Provider-led narrow networks (assembled by providers and built on some integrated organizational structure) can get at both sources of value. The organizational structure (e.g., single delivery system, ACO arrangement) allows incentives to be aligned around more cost-effective clinical protocols and workflows. Further, provider-led narrow networks can have some brand halo because the average consumer trusts doctors more than health insurers.
Whether insurer or provider led narrow networks will be advantaged depends on several factors, among them:
Under this analysis, Steward’s advantage appears to be a mixed bag:
Big enough to meet a lot of the healthcare needs of its potential members
However, price has been the most important driver of care cost in Massachusetts, suggesting less differentiated opportunity for attacking volume of utilization
Also, I would argue that local insurers have a pretty good reputation (despite recent flair ups) especially if compared to a for-profit player like Cerberus, relatively new to the market.
Further, Steward faces a potential mirror-image competitor given Partners’ acquisition of Neighborhood Health Plan. The new strategy for Neighborhood has not been publicly specified, but a narrow network product could certainly be put together built around Partners. In addition, Partners has recently launched a major effort to take 5% out of its clinical costs. That’s a long way from being able to match the 15%-30% average premium discount but it is not hard to imagine Partners figuring out more ways to trim costs if it can control the full continuum of care for each patient via a narrow network. It will have plenty of practice trying to get Neighborhood’s legacy Medicaid business to make money. While a Partners-centered narrow network product may not be as cheap as Steward’s, it doesn’t have to be given Partners reputation.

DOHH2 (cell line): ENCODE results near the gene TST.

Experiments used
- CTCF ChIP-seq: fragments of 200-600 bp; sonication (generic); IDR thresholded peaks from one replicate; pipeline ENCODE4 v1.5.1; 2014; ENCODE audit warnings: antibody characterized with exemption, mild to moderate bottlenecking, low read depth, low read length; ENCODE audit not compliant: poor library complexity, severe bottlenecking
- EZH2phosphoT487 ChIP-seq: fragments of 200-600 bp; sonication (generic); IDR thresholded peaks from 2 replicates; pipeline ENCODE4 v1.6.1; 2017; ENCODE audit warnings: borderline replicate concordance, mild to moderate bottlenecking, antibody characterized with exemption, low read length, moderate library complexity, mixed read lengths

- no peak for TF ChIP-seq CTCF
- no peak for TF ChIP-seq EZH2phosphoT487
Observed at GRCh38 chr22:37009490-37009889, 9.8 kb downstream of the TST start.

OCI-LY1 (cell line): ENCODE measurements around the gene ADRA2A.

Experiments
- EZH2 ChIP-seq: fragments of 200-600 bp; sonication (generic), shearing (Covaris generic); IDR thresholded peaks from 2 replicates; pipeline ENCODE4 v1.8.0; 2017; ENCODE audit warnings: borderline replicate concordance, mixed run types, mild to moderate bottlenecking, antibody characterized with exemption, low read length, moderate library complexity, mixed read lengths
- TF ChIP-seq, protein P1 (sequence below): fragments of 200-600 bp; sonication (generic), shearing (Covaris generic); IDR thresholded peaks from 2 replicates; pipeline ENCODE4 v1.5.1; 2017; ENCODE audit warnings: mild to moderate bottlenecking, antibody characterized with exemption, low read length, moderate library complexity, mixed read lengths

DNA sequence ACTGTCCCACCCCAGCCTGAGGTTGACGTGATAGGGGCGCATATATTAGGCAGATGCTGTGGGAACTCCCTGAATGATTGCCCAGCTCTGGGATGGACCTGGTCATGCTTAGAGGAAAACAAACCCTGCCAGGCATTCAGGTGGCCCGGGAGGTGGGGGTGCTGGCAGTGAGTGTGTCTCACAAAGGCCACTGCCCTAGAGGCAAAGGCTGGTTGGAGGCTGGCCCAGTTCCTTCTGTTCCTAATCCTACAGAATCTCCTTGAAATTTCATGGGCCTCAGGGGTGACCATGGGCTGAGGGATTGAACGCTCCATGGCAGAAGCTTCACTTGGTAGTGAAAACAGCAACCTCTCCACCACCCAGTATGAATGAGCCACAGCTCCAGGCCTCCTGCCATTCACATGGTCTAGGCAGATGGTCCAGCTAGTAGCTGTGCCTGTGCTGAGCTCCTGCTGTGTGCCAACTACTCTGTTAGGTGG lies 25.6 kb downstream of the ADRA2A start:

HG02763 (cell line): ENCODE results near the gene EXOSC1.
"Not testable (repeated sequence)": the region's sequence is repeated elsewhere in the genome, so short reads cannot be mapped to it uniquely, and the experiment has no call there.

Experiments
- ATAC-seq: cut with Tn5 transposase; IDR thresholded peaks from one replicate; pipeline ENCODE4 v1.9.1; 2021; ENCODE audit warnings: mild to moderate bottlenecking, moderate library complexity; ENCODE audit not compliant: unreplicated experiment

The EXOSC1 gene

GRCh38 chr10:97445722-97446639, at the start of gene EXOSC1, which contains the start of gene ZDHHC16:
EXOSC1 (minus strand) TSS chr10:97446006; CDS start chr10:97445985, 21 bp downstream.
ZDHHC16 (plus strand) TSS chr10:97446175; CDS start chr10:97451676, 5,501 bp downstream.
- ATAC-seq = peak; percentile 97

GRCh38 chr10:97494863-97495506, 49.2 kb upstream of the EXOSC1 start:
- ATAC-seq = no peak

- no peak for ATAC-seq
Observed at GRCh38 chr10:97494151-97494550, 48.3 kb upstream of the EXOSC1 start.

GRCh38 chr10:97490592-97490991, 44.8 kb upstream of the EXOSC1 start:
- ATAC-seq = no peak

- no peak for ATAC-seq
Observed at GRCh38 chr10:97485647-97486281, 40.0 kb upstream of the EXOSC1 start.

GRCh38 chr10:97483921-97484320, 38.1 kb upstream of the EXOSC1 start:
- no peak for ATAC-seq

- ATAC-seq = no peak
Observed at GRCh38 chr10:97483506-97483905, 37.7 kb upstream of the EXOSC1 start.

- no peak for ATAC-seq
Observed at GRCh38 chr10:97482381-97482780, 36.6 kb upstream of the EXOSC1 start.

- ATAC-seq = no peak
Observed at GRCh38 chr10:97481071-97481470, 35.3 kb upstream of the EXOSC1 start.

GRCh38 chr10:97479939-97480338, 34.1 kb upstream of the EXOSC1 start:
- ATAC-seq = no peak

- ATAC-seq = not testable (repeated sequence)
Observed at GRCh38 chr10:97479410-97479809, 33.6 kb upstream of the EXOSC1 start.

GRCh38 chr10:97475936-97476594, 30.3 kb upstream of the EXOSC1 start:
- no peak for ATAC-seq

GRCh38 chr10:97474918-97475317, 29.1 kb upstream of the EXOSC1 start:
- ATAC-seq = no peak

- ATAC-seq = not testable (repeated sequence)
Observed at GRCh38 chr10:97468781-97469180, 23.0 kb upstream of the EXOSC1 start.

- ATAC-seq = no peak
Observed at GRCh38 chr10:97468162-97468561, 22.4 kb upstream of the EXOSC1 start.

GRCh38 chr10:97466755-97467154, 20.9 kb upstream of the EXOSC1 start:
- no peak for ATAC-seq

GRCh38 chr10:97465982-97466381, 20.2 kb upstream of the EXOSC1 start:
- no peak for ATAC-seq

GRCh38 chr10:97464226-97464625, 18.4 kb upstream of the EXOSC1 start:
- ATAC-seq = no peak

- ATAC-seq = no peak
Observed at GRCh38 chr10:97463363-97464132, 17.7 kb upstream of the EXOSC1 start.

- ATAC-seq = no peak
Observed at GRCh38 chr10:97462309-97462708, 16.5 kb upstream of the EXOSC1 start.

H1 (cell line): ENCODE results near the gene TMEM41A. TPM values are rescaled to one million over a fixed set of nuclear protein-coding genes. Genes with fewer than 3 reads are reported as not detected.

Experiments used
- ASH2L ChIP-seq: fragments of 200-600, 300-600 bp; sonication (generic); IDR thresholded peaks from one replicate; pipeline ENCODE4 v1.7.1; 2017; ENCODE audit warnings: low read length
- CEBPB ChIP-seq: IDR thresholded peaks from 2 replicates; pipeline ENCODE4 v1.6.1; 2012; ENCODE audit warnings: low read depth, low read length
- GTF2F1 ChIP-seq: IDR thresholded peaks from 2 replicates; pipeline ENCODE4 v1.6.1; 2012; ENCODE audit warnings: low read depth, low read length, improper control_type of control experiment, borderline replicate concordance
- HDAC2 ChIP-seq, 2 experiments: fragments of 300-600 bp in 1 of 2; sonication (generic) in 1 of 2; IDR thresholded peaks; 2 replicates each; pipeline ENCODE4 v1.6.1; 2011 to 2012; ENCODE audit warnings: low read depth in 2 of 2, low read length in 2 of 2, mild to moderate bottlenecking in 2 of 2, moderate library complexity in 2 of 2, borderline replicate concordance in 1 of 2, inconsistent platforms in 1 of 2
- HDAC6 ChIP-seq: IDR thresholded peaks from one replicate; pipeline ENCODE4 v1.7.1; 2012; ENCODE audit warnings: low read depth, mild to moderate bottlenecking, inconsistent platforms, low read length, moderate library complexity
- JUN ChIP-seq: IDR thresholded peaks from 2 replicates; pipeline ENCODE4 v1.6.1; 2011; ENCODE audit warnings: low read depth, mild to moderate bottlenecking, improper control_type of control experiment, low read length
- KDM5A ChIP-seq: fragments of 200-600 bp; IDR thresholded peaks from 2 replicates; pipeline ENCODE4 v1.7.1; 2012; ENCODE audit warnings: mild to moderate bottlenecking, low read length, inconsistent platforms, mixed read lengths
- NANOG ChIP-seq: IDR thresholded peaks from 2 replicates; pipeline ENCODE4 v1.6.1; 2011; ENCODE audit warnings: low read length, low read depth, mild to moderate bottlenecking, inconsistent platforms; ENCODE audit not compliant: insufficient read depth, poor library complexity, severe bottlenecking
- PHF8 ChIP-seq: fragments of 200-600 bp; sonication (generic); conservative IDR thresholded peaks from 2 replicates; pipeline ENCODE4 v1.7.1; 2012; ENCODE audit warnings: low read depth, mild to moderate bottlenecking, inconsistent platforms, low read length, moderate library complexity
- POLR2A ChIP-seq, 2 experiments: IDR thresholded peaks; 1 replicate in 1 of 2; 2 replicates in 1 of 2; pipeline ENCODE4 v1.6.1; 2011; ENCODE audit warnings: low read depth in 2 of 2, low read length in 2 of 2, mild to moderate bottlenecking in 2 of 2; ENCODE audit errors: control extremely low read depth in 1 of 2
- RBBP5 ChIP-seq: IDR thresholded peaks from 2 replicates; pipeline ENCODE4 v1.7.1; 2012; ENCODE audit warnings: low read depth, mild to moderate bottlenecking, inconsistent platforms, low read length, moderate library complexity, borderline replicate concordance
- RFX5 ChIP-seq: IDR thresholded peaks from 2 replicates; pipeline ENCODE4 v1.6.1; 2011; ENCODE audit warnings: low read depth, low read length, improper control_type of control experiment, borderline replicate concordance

Implications for payer strategy
Expect more narrow network products, especially targeting segments where coverage has gone aggressively “bare bones” in the last couple years. The economy remains soft, utilization will inevitably rebound and purchasers are still looking for more ways to keep healthcare affordable.
Expect more big provider systems to pursue forward integration strategies; it is a smart way to create a differentiated offering, especially for “attackers” like Steward. Further: in addition to worrying about ACO-driven provider consolidation leading to tougher rate negotiations, payers will need to worry about newly vertically integrated players competing with them head on in the local insurance markets
To secure an advantage in narrow networks, payers need to find a way to access the volume-based savings accessible to integrated delivery systems. Patient-centered medical homes, for example, might be able to achieve much of the same utilization value without having to align or create a potential competitor through an ACO. Time to finish piloting those platforms/services to support providers manage more effectively and start getting them into production.
Payers should accelerate building capabilities for ASO type offerings for small/mid size groups where the provider narrow network may have most appeal. Sure, there is cannibalization risk that will need to get managed (ASO being a lot less profitable than risk business), but ASO could be an effective answer if a particular customer is looking for low cost and considering a provider-led narrow network solution.